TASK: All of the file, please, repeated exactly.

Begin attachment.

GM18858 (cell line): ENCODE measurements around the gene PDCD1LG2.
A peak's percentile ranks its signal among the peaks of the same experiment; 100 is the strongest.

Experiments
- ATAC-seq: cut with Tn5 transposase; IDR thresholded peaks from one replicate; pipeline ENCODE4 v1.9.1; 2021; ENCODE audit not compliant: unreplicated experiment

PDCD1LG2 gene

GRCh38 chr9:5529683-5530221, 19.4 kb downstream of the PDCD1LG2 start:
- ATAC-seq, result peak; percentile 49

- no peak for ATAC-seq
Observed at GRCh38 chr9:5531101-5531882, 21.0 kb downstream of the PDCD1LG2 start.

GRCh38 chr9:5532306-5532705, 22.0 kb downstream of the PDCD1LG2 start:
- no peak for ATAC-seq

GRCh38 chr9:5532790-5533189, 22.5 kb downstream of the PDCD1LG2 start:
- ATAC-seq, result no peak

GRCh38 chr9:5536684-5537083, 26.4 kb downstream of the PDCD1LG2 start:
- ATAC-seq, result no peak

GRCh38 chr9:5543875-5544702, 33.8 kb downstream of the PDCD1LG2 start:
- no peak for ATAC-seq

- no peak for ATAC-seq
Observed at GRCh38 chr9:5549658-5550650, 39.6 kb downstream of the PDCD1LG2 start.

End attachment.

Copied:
GM18858 (cell line): ENCODE measurements around the gene PDCD1LG2.
A peak's percentile ranks its signal among the peaks of the same experiment; 100 is the strongest.

Experiments
- ATAC-seq: cut with Tn5 transposase; IDR thresholded peaks from one replicate; pipeline ENCODE4 v1.9.1; 2021; ENCODE audit not compliant: unreplicated experiment

PDCD1LG2 gene

GRCh38 chr9:5529683-5530221, 19.4 kb downstream of the PDCD1LG2 start:
- ATAC-seq, result peak; percentile 49

- no peak for ATAC-seq
Observed at GRCh38 chr9:5531101-5531882, 21.0 kb downstream of the PDCD1LG2 start.

GRCh38 chr9:5532306-5532705, 22.0 kb downstream of the PDCD1LG2 start:
- no peak for ATAC-seq

GRCh38 chr9:5532790-5533189, 22.5 kb downstream of the PDCD1LG2 start:
- ATAC-seq, result no peak

GRCh38 chr9:5536684-5537083, 26.4 kb downstream of the PDCD1LG2 start:
- ATAC-seq, result no peak

GRCh38 chr9:5543875-5544702, 33.8 kb downstream of the PDCD1LG2 start:
- no peak for ATAC-seq

- no peak for ATAC-seq
Observed at GRCh38 chr9:5549658-5550650, 39.6 kb downstream of the PDCD1LG2 start.